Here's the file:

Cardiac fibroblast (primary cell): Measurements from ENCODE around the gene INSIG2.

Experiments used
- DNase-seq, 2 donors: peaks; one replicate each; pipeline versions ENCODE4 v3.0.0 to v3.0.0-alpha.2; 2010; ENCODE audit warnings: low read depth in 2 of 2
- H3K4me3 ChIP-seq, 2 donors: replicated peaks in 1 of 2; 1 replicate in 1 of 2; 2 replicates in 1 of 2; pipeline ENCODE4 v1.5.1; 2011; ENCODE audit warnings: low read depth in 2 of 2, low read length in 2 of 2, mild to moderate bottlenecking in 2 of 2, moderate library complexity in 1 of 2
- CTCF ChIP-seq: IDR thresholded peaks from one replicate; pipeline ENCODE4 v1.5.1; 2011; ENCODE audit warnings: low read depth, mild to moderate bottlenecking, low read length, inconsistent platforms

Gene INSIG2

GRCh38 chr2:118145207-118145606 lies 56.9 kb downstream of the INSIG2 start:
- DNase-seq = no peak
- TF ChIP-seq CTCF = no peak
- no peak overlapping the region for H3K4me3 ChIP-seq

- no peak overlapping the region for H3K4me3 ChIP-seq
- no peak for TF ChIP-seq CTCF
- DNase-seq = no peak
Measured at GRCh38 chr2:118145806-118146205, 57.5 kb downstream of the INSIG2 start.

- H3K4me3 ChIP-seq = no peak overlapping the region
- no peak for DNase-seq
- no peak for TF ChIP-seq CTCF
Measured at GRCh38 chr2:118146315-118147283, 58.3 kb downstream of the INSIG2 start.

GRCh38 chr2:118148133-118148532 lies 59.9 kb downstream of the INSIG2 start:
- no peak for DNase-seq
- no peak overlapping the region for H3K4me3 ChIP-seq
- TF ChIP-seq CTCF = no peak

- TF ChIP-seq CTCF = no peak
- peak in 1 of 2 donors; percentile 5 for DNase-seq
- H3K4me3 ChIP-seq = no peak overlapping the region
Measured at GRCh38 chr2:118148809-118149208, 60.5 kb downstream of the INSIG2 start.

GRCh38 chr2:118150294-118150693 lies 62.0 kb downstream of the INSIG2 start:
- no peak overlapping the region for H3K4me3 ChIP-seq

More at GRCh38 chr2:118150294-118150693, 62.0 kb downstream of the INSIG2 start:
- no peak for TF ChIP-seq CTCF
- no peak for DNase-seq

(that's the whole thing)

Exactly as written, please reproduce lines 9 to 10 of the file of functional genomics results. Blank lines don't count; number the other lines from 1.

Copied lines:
- TF ChIP-seq CTCF = no peak
- no peak overlapping the region for H3K4me3 ChIP-seq